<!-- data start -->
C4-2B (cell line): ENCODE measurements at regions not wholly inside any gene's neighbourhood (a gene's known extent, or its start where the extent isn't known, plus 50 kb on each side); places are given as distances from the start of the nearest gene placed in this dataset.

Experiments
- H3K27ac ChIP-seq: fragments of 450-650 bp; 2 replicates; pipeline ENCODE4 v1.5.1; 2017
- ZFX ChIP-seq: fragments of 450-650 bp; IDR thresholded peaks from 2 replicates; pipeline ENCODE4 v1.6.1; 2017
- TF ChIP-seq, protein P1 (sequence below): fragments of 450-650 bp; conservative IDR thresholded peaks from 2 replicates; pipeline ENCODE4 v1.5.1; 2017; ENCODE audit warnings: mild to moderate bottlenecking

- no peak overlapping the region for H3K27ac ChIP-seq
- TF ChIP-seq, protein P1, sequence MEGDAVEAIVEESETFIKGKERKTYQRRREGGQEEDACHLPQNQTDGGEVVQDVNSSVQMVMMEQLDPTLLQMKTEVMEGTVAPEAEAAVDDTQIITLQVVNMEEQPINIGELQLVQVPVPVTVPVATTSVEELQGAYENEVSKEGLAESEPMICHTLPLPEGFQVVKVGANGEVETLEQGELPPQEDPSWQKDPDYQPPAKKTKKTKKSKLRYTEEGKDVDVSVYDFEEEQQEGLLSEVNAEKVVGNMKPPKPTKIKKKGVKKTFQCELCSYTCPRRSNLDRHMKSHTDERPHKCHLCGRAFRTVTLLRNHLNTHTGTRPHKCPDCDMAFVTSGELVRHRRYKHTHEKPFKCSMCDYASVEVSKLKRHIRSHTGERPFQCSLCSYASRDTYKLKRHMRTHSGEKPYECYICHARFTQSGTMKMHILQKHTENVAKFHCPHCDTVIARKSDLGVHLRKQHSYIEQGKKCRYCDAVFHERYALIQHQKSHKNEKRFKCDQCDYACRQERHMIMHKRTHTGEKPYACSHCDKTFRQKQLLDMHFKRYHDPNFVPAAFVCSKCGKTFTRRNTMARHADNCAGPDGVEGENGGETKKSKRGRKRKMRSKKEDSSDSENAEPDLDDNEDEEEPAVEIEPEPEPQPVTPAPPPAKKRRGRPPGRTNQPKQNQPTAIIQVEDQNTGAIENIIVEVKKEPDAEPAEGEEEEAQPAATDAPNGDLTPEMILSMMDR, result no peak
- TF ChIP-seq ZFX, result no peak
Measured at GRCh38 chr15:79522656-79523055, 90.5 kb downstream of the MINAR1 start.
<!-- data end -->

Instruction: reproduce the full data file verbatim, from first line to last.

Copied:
C4-2B (cell line): ENCODE measurements at regions not wholly inside any gene's neighbourhood (a gene's known extent, or its start where the extent isn't known, plus 50 kb on each side); places are given as distances from the start of the nearest gene placed in this dataset.

Experiments
- H3K27ac ChIP-seq: fragments of 450-650 bp; 2 replicates; pipeline ENCODE4 v1.5.1; 2017
- ZFX ChIP-seq: fragments of 450-650 bp; IDR thresholded peaks from 2 replicates; pipeline ENCODE4 v1.6.1; 2017
- TF ChIP-seq, protein P1 (sequence below): fragments of 450-650 bp; conservative IDR thresholded peaks from 2 replicates; pipeline ENCODE4 v1.5.1; 2017; ENCODE audit warnings: mild to moderate bottlenecking

- no peak overlapping the region for H3K27ac ChIP-seq
- TF ChIP-seq, protein P1, sequence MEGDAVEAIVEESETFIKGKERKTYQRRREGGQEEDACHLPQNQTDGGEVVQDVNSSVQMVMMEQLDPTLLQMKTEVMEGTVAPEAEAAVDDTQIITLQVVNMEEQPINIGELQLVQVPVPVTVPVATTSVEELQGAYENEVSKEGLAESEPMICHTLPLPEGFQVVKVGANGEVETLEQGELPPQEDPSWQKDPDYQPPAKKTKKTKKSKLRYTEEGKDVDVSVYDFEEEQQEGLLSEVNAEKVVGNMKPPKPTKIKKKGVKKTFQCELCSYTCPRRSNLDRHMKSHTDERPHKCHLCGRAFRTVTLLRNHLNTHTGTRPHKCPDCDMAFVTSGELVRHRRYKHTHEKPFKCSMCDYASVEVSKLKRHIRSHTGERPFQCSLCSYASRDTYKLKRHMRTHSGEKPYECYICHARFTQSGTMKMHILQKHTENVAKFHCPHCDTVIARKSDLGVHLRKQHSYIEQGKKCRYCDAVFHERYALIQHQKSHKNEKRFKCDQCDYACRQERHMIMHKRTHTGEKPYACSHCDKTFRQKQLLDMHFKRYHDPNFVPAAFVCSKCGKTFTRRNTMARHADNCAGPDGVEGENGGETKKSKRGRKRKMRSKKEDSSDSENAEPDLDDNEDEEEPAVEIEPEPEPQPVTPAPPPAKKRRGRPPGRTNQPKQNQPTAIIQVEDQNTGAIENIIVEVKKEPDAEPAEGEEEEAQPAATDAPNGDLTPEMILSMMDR, result no peak
- TF ChIP-seq ZFX, result no peak
Measured at GRCh38 chr15:79522656-79523055, 90.5 kb downstream of the MINAR1 start.